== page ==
Section 2. Form and Time of Filing of Petition. A petition for relief must be verified and a copy thereof together with its annexes and supporting affidavits, if any, must be furnished to the adverse party or parties and filed within sixty (60) days from the time the fraud, mistake or excusable negligence was discovered and within six (6) months after the decision/resolution/final order was rendered. (Underscoring supplied)
Relief from judgment is thus available only against the decision of an adjudicator, to be filed before the adjudicator, when the party seeking it has no other adequate remedy available to him in the ordinary course of law. In the case at bar, petitioner sought relief from the decision of the DARAB, not that of the adjudicator, before the DARAB.[34] This leaves it unnecessary to pass upon the other glaring flaws attendant to petitioner's Petition for Relief from Judgment.

As for petitioner's plaint of having been deprived of due process, thus:
x x x Indeed it was unfortunate that, instead of granting petitioner a new period within which to file the answer in view of the sudden withdrawal of his counsel during the very limited period of ten (10) days, the DARAB resolved the appeal without such answer or comment even as it sat on the case for a period of six (6) years without resolving the same. To be sure, petitioner's failure to submit his answer or comment could only be attributed to his lack of education, old age and inability to immediately hire a new lawyer within the said 10-day period.

Petitioner's lack of education and understanding of the legal requirements and formalities of a lawsuit is buttressed by the fact that he even allowed himself to be later represented by a non-lawyer, Ms. Edna R. Boja, before the Court a quo[,][35]
the same fails. For the records show otherwise. Parenthetically, even petitioner's new counsel conceded in his Manifestation[36] filed before the DARAB that:
x x x x

. . . upon the engagement of the undersigned counsel by herein defendant/appelle[e] beyond the period given within which to submit his appellee's memorandum, and after the records and documents were finally handed over to the undersigned for evaluation, no new matters were presented in the appeal memorandum as to justify a reconsideration or a reversal of the decision dated June 6, 1995;
  1. That, the appealed decision is fully supported by the evidences adduced by both parties; hence, the findings thereof, need not be disturbed but fully confirmed by the appellate board;[37] (Underscoring supplied)
The Court of Appeals' finding in its challenged decision that petitioner had been negligent in not protecting his right is thus well-taken.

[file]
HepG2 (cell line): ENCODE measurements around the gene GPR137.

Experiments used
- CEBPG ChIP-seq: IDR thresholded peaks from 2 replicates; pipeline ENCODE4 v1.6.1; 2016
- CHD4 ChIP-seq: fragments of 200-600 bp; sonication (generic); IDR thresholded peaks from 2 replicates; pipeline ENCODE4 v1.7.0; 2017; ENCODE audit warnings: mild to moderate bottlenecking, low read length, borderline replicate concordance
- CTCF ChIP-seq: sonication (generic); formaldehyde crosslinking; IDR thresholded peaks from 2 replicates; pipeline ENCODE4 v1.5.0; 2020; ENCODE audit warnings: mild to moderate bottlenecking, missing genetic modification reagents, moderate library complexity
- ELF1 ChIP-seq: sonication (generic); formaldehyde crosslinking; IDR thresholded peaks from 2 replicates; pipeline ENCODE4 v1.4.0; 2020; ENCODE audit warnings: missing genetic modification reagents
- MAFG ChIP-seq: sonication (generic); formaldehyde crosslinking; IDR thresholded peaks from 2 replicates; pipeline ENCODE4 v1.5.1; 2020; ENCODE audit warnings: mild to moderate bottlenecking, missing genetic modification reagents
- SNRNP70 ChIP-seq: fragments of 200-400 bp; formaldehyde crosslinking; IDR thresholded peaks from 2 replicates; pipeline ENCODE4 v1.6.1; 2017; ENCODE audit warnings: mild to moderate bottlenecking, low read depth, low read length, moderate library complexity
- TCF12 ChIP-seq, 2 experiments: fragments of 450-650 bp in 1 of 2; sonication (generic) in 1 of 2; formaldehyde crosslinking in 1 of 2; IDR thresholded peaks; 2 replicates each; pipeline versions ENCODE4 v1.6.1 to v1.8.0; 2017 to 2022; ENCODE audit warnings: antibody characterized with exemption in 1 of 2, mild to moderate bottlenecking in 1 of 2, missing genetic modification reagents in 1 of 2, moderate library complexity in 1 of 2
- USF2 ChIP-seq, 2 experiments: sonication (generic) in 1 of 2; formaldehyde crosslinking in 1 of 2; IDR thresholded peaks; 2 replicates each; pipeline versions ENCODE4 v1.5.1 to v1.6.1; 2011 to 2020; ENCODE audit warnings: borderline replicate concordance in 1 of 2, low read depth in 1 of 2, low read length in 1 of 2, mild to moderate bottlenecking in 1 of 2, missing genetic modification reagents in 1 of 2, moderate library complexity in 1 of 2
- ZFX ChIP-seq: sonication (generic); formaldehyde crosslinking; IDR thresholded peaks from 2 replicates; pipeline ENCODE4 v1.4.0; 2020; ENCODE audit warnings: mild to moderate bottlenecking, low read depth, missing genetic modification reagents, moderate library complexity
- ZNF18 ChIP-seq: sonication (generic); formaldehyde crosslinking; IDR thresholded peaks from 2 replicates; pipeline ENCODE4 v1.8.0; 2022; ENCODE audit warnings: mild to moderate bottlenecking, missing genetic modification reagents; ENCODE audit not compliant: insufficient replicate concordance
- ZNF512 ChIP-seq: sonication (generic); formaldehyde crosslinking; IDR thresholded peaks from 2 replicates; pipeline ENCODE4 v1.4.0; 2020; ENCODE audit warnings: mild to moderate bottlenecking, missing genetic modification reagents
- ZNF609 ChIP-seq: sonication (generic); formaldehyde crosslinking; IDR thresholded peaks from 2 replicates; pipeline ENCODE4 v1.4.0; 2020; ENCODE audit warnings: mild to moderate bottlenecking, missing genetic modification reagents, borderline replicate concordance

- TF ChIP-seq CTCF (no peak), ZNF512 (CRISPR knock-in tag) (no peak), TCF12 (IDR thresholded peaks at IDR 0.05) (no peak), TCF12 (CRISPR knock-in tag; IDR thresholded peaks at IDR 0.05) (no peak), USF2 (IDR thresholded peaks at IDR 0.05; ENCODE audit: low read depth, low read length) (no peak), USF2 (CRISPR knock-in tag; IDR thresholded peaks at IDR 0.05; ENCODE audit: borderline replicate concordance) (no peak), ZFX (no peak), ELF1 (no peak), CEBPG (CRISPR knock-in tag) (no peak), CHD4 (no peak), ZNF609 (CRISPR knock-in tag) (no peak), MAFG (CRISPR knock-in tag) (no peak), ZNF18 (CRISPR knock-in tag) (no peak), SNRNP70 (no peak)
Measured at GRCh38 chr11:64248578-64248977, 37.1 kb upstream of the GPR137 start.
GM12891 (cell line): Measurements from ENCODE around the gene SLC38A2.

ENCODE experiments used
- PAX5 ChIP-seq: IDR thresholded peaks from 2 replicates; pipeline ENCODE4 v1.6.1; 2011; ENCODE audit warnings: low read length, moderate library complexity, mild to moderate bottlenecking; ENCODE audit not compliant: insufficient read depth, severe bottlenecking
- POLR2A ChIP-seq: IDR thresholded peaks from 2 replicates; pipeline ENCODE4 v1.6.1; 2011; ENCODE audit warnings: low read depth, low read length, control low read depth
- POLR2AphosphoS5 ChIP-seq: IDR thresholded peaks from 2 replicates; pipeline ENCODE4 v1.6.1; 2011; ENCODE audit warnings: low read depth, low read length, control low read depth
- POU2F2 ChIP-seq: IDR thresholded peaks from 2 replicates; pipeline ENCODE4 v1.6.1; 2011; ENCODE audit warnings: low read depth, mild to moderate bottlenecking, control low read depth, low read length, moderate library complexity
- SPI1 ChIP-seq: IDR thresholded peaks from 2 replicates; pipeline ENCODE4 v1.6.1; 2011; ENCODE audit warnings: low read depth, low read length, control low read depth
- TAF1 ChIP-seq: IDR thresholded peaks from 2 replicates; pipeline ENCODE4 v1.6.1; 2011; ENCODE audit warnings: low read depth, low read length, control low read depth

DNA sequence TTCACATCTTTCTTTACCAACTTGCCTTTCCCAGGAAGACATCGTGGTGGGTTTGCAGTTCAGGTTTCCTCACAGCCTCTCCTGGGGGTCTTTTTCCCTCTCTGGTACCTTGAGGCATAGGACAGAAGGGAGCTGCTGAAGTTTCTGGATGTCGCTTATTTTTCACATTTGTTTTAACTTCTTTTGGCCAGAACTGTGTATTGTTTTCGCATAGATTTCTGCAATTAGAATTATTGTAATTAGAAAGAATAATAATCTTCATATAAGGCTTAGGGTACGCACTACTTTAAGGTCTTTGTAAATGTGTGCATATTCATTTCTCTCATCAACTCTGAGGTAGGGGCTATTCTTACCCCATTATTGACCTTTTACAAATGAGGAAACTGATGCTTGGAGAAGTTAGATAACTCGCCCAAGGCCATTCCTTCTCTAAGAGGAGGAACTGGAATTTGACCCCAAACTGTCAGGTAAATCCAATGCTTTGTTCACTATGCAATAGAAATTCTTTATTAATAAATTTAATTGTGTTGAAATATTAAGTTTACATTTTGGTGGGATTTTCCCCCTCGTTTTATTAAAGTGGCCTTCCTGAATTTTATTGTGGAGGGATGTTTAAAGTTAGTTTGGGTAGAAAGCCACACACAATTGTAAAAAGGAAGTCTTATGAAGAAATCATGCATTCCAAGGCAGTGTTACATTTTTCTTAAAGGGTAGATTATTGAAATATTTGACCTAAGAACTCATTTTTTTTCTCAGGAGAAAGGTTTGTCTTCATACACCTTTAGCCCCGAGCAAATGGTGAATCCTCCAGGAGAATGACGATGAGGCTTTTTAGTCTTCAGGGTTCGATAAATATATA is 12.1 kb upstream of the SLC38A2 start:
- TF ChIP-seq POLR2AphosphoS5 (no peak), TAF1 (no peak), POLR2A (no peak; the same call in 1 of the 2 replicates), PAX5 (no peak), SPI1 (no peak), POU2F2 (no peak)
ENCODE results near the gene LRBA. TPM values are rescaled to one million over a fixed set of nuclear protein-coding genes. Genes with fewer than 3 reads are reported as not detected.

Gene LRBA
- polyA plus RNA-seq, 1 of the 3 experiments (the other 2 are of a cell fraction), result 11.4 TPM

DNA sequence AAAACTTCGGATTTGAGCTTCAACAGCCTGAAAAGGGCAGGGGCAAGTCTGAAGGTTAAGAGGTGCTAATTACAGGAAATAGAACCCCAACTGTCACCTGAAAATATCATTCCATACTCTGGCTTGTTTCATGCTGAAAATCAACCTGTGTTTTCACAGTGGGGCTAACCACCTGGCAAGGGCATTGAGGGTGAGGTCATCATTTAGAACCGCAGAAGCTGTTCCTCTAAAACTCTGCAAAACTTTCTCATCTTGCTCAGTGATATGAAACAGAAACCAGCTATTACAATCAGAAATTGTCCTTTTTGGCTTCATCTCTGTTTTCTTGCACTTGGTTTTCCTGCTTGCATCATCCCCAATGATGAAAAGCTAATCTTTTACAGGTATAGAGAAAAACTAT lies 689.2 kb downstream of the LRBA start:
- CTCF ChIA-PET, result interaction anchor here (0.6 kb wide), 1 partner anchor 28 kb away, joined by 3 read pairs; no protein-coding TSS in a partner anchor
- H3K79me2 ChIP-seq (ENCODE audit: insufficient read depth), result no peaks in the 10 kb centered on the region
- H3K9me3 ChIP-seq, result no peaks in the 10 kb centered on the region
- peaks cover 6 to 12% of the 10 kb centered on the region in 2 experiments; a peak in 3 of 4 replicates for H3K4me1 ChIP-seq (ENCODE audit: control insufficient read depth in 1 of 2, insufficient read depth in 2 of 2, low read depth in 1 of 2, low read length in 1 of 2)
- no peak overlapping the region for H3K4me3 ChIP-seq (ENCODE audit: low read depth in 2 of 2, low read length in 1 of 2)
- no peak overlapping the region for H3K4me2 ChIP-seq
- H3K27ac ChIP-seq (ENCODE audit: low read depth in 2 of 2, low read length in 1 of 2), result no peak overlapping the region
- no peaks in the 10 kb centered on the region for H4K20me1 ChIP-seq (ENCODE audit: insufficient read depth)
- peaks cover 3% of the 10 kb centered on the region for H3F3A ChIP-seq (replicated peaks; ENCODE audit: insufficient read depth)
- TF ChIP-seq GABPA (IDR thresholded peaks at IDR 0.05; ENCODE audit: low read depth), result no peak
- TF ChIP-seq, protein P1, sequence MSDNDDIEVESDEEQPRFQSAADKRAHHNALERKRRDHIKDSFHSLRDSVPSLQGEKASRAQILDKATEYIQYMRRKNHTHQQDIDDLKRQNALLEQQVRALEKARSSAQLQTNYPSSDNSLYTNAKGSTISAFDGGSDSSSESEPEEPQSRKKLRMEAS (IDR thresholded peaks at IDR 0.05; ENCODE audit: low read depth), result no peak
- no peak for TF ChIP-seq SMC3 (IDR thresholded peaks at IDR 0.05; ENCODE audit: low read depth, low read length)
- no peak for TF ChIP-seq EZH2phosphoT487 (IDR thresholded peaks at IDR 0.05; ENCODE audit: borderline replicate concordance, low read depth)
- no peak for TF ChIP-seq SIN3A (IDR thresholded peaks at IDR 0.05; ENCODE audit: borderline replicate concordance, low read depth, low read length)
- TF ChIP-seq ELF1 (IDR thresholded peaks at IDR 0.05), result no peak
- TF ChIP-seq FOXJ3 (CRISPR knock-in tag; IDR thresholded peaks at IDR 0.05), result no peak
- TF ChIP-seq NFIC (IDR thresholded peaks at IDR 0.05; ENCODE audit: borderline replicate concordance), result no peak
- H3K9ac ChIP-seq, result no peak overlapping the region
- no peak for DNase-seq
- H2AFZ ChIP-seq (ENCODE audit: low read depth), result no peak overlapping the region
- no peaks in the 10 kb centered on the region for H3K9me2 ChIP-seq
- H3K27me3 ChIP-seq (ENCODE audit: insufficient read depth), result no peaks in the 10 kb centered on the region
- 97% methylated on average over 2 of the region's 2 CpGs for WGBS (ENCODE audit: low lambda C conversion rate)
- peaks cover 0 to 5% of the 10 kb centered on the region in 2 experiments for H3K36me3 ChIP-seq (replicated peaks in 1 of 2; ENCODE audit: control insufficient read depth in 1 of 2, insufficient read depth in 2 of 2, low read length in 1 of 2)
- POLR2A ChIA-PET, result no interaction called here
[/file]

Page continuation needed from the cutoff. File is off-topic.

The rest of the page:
x x x x

With respect to the decision of the PARAD, respondent Edmundo filed his appeal memorandum. Petitioner Julio's former counsel, Atty. Antonio Castro, was supposed to file answer or comment to the said appeal memorandum within ten days from October 26, 1995. Instead of filing the same, Atty. Castro filed a Manifestation and Motion to Withdraw as counsel with petitioner Julio's consent.[38]

After the lapse of eleven months, or on September 19, 1996, he secured the services of Atty. Glicerio Sampana. The case was eventually decided after the lapse of 6 [sic] years without him having filed his answer or comment thereto. He should have at least followed up the status of his case within that span of time with the help of his lawyer but sadly, he did not.

He even elevated the case to this Court but the same was dismissed due to the fact that the assailed decision had already become final and executory. While this Court subscribes to the principles of liberality in the availment of due process, in the interest of justice, the same should be extended to those who are vigilant in the protection of one's rights.[39] (Underscoring supplied)
WHEREFORE, the petition is DENIED. The Decision of the Court of Appeals dated March 21, 2007 is AFFIRMED.

Double costs against petitioner.


Quisumbing, (Chairperson), Velasco, Jr., Nachura*, and Brion, JJ., concur.

* Additional member per Special Order No. 571 dated February 12, 2009 in lieu of Justice Dante O. Tinga who is on leave.

[1] DARAB records, pp. 24-25.

[2] Id. at 23; rollo, pp. 112-113.

[3] Vide CA rollo, p. 363; rollo, pp. 114-115.

[4] DARAB records, pp. 1-6.

[5] The records do not show what happened to the complaint against the son.

[6] DARAB records, pp. 28-45, 63-71.

[7] Id. at 112-116.

[8] Id. at 117.

[9] Id. at 165-166.

[10] Id. at 162-163.

[11] Id. at 196-198.

[12] CA rollo, pp. 130-140

[13] Id. at 141-142.

[14] Id. at 145-158.

[15] Id. at 159-160.

[16] Id. at 202-229.

[17] Id. at 2-45.

[18] Id. at 3-4.

[19] Id. at 15-16.

[20] Penned by Court of Appeals Associate Justice Remedios A. Salazar-Fernando, with the concurrence of Associate Justices Jose C. Mendoza and Ramon M. Bato, Jr.; id. at 442-457.

[21] Id. at 482-485.

[22] Rollo, pp. 28-72.

[23] Id. at 42.

[24] Vide rollo, pp. 42-67.

[25] Vide Biglang-awa v. Philippine Trust Company, G.R. No. 158998, March 28, 2008, 550 SCRA 160, 177.

[26] Ibid.

[27] Villacastin v. Pelaez, G.R. No. 170478, May 22, 2008, 554 SCRA 189, 194.

[28] DARAB records, p. 6.

[29] Morta, Sr. v. Occidental, 367 Phil. 438, 446 (1999).

[30] G.R. No. 155181, April 15, 2005, 456 SCRA 399.

[31] Id. at 409.

[32] Vide Hermoso v. C.L. Realty Corporation, G.R. No. 140319, May 5, 2006, 489 SCRA 556, 563.

[33] Vide ibid.

[34] Vide CA rollo, pp. 202-204.

[35] Rollo, p. 63. Vide DARAB records, p. 144.

[36] Id. at 149.

[37] Ibid.

[38] CA rollo, p. 456.

[39] Id. at 456-457.